Does Kratom Work for Pain Management?

0
kratom for pain

Combatting chronic pain is an ongoing battle. While there are many treatment options, many of them come with not-so-welcome side effects. Opioids come with the risk of addiction and don’t treat the source of the pain, drugs like Lyrica and Cymbalta have a litany of negative side effects, over the counter pain medications oftentimes don’t even touch the pain and treatments like massage or acupuncture aren’t always covered by insurance. Many times pain sufferers are left searching for answers. In this post we will seek to answer the question: Does kratom work for pain management?

What is Kratom?

Kratom is a tropical tree that is native to Thailand and Southeast Asia. Its leaves have been used for centuries to treat pain. They can be eaten raw, but are more often crushed and brewed as a tea or consumed as capsules, tablets or liquids. Advocates claim that kratom can relieve pain, anxiety and depression. Researchers have been studying its effects on chronic pain and opioid withdrawal, and taking note of potential negative side effects.

While currently legal in the United States, the U.S. Drug Enforcement Administration (DEA) has put kratom on the list of “Drugs and Chemicals of Concern.” This action stems from concerns over abuse potential and little research on therapeutic uses and toxic effects. That being said, kratom does show promise in treating chronic pain.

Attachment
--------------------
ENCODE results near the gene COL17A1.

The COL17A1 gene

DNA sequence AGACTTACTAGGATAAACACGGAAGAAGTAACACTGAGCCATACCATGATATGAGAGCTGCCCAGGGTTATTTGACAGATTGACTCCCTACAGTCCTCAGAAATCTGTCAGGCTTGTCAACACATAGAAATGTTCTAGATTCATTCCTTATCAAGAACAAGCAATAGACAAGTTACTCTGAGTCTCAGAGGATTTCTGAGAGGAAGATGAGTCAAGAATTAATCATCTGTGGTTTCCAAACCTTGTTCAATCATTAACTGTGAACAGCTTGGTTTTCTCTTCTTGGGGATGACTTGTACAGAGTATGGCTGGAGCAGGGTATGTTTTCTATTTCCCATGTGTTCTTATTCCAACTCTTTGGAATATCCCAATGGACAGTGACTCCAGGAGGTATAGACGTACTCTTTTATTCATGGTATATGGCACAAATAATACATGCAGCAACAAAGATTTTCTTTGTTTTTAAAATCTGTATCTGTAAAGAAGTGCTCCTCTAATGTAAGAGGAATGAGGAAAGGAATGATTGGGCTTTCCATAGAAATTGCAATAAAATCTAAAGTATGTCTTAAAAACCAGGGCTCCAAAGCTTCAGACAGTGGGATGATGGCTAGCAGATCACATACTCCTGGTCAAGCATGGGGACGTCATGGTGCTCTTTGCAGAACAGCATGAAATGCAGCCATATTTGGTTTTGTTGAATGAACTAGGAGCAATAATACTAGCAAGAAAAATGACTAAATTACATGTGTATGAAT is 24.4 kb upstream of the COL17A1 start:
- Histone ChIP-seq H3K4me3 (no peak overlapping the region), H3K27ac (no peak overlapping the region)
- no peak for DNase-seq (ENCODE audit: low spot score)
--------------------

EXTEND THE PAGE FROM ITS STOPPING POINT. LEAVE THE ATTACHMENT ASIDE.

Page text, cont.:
The DEA had initially set out to label kratom as a Schedule 1 drug, which would place it in the same category as heroin, LSD, marijuana and ecstasy. However, they received pushback and have delayed the ban.

The DEA “has received numerous comments from members of the public challenging the scheduling action and requesting that the agency consider those comments and accompanying information before taking further action,” Chuck Rosenberg, acting administrator, wrote in the preliminary document.

The future legality of kratom still remains a gray area; however, currently, it is legal to use in the United States.

How Does Kratom Work?

Researchers have found that kratom targets the same part of the brain that responds to drugs such as morphine, codeine and fentanyl, but does not come with the typical negative side effects of those drugs, such as slowed breathing (respiratory depression), constipation and physical dependence. Most deaths caused by opioid overdose are a result of respiratory depression, so it is particularly noteworthy that kratom does not cause this side effect.

Kratom is currently unregulated as an herbal supplement. Some organizations consider it to be a “legal high.” Many people are calling for more regulation, but not a full on ban.

“So we go from no regulation at all to a total ban. It seems like there could be some middle ground somewhere,” said Walter C. Prozialeck, PhD, chariman of the department of pharmacology at Midwestern University of Illinois.

Prozialeck goes on to say that he does not expect that doctors will recommend kratom to patients any time in the near future; however, many scientists are calling for more research on kratom, particularly in light of the nation’s opioid crisis.

Have you taken kratom for pain? Share your experience in our community to help others find better solutions for pain management.

LEAVE A REPLY

Please enter your comment!
Please enter your name here